Drafts, editing, and revision
Writing is a process that takes time. Often students forego the revision stage or confuse revisions with proofreading. This site introduces revision and proofreading as two separate (yet connected) stages of the writing process.
Revisions to a piece of writing can happen at several different times during the process. Some writers revise as they go along, laboring intensely over each and every sentence until it seems just right. While this is not necessarily a wrong approach, it is a time-consuming one and it might indeed be hindering a more natural flow of the argument of the paper. Getting stuck on a particular word, a sentence, a paragraph, and revising it obsessively before moving on to the next word, sentence, or paragraph is common for many writers, but it is advisable to try and let go of perfectionism in the beginning and write a rough draft that will then be revised extensively. One model of writing that includes revisions at several points could look like this:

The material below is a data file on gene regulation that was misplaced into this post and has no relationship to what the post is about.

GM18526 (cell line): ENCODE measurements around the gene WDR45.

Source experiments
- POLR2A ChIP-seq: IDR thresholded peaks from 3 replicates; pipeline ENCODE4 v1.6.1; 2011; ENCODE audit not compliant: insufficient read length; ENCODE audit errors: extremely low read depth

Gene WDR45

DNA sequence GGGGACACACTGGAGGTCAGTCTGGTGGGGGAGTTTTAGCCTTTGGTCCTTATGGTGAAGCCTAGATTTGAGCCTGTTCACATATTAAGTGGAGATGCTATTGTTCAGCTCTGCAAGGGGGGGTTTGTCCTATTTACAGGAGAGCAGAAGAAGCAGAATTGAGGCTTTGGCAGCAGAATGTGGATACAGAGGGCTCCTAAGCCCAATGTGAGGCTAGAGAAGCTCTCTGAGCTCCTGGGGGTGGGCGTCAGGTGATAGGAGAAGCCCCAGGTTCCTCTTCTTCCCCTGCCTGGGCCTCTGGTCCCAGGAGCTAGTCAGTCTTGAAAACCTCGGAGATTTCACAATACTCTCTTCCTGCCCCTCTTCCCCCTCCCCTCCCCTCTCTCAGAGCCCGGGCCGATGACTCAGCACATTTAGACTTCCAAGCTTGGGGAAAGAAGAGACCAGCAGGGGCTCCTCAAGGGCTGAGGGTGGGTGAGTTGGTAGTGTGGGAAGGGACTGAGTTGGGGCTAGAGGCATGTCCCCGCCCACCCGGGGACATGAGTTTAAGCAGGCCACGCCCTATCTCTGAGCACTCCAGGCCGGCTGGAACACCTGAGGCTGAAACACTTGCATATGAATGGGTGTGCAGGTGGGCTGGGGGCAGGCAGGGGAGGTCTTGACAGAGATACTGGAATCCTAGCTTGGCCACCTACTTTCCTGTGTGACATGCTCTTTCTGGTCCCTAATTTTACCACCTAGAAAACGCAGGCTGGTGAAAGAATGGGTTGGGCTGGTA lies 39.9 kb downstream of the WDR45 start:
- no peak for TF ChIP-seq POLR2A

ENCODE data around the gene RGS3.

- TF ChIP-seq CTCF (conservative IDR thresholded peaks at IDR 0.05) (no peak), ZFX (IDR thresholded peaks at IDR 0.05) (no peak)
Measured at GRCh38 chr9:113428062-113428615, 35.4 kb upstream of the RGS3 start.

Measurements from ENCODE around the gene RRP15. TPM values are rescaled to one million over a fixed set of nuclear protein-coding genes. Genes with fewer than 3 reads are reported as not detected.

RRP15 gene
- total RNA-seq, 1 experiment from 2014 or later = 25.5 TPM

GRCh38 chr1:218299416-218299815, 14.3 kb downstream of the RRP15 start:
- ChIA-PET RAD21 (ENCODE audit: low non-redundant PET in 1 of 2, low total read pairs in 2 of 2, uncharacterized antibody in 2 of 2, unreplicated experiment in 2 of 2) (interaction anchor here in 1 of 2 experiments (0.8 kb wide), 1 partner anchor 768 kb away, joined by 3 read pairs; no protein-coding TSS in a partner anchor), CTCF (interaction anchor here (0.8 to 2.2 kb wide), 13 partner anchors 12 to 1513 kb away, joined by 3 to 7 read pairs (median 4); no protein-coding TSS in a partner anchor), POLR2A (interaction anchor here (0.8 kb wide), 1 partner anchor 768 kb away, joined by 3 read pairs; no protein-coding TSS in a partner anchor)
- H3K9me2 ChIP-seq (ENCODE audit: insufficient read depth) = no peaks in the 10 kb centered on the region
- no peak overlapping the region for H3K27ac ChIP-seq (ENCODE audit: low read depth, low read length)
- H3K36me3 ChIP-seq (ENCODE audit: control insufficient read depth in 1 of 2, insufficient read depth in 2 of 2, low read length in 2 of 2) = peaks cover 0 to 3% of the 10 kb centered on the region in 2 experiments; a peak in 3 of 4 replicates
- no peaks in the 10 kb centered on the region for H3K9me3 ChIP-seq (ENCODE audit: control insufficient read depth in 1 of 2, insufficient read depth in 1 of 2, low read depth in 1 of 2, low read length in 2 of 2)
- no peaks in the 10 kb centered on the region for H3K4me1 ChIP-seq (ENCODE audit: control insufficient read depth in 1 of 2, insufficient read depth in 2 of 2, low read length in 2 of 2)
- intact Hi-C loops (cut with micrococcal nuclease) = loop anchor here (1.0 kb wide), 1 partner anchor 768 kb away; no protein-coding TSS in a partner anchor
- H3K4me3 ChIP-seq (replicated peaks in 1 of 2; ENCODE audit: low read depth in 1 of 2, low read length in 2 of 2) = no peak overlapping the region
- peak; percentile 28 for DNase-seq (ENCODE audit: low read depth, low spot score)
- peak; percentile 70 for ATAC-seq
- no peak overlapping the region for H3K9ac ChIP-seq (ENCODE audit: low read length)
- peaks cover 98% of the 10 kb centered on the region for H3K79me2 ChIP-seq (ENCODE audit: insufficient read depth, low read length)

While this looks labor intensive, most students will go through most of the steps in one way or another without realizing that this process can be planned. What this model captures is the crucial difference between doing revisions to a piece of writing and simply proofreading it.
Harvard researcher Nancy Sommers describes how most students and other inexperienced writers do not use the word “revision” when speaking about their writing process. Instead they describe how they go over the paper looking to correct mechanical errors such as punctuation, incorrect grammar, dangling modifiers, or looking for violations of writing advice such as “never start a sentence with a conjunction”, “don’t use a repetitive sentence structure.” When asked about this approach, these students said that this is what revising a piece of writing means. However, most faculty and more experienced writers in her survey said that to them revisions means approaching the whole paper to look for coherency of argument, the overall structure of the paper, and whether or not the paper flows and offers the right information at the right point. Revision requires more than correcting individual errors; it involves moving paragraphs around, realizing that another source is needed, that a quote is superfluous, and assessing the paper as a whole. The following offers some possible ways of doing revisions: